SEPs are likely a certainty for fields related to quantum technology. Therefore, companies should look for opportunities to direct the development of those standards: first, because it is in their self-interest; and second, because a standard that is forged from contributions by the greatest number of stakeholders will be a better standard. If a company is interested in creating a portfolio of SEPs, it is advisable to continually evaluate patenting efforts to appropriately declare innovations as essential to a standard when appropriate (e.g., after a thorough evaluation of the patent claims and standard documents), to avoid the perception of under-declaration or over-declaration.
Companies must also consider the legal enforcement landscape. A series of policy statements by the Department of Justice, the United States Patent and Trademark Office, and the National Institute of Standards and Technology on the remedies available in SEP-related disputes reveal an unsettled legal landscape. For the most recent stance taken, see “Withdrawal of 2019 Policy Statement on Remedies for Standards-Essential Patents Subject to Voluntary F/RAND Commitments,” published June 8, 2022.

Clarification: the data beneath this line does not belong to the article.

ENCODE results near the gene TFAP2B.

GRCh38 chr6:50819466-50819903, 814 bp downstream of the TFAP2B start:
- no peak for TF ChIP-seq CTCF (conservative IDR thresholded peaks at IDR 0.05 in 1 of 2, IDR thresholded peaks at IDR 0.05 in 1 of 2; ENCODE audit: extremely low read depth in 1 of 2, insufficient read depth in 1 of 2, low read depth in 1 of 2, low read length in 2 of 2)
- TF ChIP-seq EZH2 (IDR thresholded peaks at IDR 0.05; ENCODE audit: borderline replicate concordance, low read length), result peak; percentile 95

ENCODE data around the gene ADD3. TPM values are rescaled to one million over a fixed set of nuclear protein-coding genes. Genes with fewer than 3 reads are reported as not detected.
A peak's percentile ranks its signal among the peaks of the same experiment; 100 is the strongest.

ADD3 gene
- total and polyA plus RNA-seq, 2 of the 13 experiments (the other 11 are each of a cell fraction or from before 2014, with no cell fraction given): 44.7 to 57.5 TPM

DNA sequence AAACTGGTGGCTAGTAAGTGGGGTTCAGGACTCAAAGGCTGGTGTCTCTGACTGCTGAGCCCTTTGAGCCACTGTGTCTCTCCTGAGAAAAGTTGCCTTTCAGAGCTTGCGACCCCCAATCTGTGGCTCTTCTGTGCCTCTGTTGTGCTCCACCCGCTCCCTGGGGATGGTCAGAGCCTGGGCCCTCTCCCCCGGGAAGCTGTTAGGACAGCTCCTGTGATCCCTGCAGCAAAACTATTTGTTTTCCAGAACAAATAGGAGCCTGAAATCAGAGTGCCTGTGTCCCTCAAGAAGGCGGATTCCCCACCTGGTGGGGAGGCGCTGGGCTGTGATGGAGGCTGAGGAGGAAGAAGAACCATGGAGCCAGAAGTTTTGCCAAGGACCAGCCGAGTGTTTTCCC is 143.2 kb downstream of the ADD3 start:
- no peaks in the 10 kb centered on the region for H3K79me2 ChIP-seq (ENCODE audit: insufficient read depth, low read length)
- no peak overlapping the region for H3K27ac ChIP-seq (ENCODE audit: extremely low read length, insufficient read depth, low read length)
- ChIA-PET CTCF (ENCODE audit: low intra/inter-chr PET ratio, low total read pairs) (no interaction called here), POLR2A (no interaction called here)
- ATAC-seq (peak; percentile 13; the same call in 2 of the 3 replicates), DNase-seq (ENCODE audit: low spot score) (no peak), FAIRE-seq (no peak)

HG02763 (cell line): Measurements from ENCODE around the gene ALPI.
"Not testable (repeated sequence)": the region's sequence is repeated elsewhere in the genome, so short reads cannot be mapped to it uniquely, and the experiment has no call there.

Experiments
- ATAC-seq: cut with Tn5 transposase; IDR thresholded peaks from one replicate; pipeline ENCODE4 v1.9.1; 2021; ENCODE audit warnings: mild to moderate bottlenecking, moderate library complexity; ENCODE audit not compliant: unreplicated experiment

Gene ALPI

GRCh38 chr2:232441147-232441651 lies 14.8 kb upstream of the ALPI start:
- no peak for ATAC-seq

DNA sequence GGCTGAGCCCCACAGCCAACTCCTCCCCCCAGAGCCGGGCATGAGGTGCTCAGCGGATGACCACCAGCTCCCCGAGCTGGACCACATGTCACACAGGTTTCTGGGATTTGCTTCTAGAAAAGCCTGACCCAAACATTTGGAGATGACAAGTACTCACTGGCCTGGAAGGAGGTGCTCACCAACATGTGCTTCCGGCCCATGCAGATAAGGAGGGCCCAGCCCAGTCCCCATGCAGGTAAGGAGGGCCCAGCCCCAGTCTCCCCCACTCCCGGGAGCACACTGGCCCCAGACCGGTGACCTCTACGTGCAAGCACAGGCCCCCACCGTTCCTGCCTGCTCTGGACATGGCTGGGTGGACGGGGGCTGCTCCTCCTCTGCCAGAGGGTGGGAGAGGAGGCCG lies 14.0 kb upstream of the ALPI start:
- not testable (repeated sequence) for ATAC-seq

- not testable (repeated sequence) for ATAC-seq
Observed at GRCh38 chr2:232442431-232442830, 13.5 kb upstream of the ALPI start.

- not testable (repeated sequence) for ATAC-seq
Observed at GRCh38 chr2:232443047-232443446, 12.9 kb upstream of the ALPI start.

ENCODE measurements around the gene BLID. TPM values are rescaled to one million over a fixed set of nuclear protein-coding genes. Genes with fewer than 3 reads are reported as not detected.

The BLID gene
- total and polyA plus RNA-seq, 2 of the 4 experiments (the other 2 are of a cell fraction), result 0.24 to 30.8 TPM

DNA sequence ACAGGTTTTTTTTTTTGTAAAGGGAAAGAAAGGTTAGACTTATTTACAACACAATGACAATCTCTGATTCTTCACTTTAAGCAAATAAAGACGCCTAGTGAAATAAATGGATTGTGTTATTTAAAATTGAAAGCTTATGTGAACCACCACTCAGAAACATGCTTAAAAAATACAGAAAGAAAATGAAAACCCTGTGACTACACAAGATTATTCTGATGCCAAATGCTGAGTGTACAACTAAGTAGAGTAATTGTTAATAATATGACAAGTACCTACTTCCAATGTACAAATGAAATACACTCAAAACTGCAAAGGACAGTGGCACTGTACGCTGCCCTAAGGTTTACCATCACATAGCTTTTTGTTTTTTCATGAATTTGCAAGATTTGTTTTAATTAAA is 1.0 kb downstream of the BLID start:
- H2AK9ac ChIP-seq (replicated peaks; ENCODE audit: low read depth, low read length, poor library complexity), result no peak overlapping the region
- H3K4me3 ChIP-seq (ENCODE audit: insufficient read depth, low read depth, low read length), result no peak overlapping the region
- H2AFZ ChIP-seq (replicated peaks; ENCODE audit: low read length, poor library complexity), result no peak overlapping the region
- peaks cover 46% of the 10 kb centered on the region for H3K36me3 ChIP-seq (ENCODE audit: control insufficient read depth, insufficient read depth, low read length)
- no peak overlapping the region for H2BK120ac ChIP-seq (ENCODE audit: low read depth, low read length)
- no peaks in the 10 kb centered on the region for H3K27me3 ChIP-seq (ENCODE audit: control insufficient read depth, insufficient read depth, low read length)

While such policy statements do not have the force of law, it is unclear how courts will interpret policy statements and the impacts those statements will have. See generally Congressional Research Service, “General Policy Statements: Legal Overview,” prepared by Jared Cole and Todd Garvey, Washington: Library of Congress, Apr. 14, 2016. The most recent proposed guidance from 2021, titled “Draft Policy Statement on Licensing Negotiations and Remedies for Standards-Essential Patents Subject to Voluntary F/RAND Commitments” and ultimately not adopted, observed that the relevant factors would “generally militate against an injunction” in a dispute involving SEPs.
Nevertheless, the guidance discusses situations where an injunction may be an appropriate remedy. Another legal consideration is the variation in legal regimes between countries and the likelihood of enforcing a judgment obtained in one jurisdiction in a different jurisdiction. Unfortunately, the legal regime that should facilitate the use and protection of a standard is itself not standardized. Companies will therefore have to be cognizant of two shifting landscapes: technology and law.